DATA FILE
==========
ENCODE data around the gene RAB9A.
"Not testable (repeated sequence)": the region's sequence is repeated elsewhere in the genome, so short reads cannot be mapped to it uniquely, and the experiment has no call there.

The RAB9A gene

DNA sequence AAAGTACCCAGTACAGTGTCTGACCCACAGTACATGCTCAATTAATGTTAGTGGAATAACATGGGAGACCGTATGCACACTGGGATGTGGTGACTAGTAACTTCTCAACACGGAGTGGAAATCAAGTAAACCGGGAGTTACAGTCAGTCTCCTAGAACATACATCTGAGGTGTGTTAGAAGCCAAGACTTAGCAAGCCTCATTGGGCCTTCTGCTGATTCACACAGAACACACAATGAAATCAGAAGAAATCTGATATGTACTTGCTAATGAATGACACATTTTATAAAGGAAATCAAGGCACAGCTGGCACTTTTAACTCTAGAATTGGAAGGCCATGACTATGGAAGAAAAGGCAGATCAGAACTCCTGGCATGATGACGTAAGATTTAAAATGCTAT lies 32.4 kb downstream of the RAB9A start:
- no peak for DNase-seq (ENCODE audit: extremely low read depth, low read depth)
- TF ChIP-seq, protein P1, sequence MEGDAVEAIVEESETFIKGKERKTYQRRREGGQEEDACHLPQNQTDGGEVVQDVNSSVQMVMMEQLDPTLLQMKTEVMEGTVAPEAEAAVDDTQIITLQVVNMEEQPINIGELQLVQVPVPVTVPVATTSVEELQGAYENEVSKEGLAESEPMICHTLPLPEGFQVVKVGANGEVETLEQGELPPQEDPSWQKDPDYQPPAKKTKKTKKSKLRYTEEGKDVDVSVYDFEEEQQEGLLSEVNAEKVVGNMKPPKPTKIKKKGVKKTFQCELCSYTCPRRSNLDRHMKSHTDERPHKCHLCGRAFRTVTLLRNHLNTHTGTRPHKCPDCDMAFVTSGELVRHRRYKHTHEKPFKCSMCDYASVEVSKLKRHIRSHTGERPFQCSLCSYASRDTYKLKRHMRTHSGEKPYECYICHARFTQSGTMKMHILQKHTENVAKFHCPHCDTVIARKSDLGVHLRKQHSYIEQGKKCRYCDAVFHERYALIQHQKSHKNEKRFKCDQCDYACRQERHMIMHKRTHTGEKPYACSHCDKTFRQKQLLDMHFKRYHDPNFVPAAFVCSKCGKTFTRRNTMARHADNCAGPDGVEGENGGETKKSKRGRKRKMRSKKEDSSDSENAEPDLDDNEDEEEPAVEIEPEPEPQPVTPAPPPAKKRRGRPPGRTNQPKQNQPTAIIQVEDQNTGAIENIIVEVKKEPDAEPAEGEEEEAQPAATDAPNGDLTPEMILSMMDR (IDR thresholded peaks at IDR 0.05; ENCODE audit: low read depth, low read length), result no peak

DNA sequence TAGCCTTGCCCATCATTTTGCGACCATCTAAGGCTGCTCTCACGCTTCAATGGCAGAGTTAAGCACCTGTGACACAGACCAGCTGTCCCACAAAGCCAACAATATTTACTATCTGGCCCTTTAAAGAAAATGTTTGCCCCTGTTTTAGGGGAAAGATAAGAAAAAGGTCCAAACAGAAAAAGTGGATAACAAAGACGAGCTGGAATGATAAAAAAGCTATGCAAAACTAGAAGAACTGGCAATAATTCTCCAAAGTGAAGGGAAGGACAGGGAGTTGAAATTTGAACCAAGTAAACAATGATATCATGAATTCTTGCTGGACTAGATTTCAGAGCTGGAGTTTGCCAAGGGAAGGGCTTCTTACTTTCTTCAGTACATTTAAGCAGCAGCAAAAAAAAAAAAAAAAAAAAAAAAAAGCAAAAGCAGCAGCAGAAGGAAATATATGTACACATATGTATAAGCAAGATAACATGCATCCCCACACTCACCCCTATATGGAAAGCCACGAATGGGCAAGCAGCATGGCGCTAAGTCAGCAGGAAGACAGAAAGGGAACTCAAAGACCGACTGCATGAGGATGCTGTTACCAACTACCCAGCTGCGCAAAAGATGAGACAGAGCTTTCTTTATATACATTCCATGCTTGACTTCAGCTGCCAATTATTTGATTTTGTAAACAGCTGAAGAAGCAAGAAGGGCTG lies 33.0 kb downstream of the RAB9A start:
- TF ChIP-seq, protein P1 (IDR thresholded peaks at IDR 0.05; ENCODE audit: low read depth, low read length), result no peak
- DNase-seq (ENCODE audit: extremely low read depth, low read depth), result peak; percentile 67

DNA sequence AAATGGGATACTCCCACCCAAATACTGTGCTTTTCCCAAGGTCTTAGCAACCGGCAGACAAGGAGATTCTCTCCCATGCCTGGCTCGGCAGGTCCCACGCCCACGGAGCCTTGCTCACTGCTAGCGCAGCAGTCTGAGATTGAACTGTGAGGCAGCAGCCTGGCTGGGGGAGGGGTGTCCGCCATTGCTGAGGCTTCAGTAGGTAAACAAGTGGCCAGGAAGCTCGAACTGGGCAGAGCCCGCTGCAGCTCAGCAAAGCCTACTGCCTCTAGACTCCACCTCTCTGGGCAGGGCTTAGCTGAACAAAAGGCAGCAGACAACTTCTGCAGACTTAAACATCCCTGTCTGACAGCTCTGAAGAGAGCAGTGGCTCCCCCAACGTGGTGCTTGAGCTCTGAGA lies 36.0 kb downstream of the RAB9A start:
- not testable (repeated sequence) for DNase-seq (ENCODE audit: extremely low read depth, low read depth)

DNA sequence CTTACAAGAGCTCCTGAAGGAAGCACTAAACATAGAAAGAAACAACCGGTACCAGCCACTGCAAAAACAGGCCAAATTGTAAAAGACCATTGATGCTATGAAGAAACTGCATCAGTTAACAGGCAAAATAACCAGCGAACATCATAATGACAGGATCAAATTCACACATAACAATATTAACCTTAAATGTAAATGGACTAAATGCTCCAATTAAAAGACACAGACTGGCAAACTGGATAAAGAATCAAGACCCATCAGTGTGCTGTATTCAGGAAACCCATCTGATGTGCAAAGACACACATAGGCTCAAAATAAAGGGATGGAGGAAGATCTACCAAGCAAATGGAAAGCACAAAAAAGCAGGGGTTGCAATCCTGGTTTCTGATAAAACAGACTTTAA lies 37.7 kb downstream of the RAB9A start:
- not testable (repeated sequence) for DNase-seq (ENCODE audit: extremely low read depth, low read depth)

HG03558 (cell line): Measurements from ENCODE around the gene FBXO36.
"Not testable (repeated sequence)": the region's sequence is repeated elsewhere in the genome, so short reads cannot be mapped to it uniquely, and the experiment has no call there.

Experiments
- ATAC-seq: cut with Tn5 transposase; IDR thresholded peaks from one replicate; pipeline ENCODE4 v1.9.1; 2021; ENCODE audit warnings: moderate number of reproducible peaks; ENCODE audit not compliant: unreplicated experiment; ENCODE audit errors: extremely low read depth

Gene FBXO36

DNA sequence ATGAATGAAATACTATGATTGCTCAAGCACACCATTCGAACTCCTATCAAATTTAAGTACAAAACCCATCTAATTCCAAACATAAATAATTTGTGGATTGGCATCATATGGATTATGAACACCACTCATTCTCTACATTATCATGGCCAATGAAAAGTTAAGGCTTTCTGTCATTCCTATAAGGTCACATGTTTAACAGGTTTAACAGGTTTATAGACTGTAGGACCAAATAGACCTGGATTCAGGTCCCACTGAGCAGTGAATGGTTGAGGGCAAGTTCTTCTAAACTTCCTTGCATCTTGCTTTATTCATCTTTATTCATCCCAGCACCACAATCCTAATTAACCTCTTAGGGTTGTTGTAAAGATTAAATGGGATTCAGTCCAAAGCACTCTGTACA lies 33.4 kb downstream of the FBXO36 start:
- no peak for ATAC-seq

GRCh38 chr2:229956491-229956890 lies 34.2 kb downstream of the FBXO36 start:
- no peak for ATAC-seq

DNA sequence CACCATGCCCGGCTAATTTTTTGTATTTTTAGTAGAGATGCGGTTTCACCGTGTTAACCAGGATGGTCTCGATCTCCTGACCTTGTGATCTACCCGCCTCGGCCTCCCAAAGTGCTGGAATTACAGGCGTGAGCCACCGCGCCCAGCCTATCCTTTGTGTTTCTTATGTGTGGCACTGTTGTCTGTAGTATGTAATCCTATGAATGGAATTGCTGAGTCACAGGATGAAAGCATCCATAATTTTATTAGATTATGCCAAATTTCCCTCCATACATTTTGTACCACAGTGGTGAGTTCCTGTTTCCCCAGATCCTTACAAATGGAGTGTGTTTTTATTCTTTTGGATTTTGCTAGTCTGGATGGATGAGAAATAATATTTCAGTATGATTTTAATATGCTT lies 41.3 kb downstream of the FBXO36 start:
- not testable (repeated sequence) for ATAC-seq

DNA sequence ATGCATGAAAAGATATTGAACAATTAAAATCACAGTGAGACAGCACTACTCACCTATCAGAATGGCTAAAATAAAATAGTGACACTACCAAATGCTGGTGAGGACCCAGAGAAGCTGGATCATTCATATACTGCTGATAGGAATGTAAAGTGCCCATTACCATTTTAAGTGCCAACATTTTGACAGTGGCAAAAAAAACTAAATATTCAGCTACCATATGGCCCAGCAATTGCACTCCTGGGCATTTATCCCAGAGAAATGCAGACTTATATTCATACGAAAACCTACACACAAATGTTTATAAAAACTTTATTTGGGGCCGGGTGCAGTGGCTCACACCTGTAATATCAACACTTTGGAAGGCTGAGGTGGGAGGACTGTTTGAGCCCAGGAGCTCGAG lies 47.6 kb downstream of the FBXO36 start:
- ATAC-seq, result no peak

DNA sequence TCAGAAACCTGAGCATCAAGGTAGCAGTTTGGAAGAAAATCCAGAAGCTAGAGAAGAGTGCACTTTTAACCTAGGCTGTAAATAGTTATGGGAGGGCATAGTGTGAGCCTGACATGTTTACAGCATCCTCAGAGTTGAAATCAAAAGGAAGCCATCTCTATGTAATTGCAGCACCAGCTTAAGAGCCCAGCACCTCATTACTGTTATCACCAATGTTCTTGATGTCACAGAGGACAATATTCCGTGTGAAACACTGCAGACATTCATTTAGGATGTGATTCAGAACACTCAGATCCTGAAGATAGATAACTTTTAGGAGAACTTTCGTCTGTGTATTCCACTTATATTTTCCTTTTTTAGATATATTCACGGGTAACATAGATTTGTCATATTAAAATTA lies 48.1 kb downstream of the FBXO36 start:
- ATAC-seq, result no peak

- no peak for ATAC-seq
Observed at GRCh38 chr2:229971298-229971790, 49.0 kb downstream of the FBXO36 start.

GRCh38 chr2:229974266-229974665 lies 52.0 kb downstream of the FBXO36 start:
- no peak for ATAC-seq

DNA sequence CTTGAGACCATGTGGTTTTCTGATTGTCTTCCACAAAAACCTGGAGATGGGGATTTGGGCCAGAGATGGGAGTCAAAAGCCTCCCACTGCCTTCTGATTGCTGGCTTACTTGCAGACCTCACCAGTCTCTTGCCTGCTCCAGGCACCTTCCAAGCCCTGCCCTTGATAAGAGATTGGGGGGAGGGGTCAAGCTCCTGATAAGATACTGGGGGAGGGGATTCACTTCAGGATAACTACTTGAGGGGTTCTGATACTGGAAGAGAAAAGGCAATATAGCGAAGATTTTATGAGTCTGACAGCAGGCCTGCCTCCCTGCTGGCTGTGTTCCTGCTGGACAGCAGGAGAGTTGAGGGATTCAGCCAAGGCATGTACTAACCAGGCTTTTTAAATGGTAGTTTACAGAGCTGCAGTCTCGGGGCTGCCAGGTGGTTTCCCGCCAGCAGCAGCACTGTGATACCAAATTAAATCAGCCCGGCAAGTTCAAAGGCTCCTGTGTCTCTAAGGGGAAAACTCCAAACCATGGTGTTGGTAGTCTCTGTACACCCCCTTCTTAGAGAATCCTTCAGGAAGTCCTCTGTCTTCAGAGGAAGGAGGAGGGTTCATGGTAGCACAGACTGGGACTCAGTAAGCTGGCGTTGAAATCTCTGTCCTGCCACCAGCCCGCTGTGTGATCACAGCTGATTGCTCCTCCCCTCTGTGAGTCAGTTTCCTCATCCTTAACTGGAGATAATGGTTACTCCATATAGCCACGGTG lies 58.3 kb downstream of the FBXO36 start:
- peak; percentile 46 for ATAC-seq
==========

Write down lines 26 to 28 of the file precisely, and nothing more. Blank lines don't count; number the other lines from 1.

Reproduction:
- ATAC-seq, result no peak

DNA sequence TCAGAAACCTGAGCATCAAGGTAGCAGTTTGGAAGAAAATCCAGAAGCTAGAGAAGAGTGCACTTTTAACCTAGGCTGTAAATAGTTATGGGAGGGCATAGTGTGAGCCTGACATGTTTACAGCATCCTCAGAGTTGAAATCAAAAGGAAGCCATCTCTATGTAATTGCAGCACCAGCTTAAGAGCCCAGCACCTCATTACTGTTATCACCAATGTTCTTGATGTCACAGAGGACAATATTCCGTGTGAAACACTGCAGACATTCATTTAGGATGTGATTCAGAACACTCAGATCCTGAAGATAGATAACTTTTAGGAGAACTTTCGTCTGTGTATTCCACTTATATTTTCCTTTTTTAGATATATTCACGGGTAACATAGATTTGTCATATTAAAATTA lies 48.1 kb downstream of the FBXO36 start:
- ATAC-seq, result no peak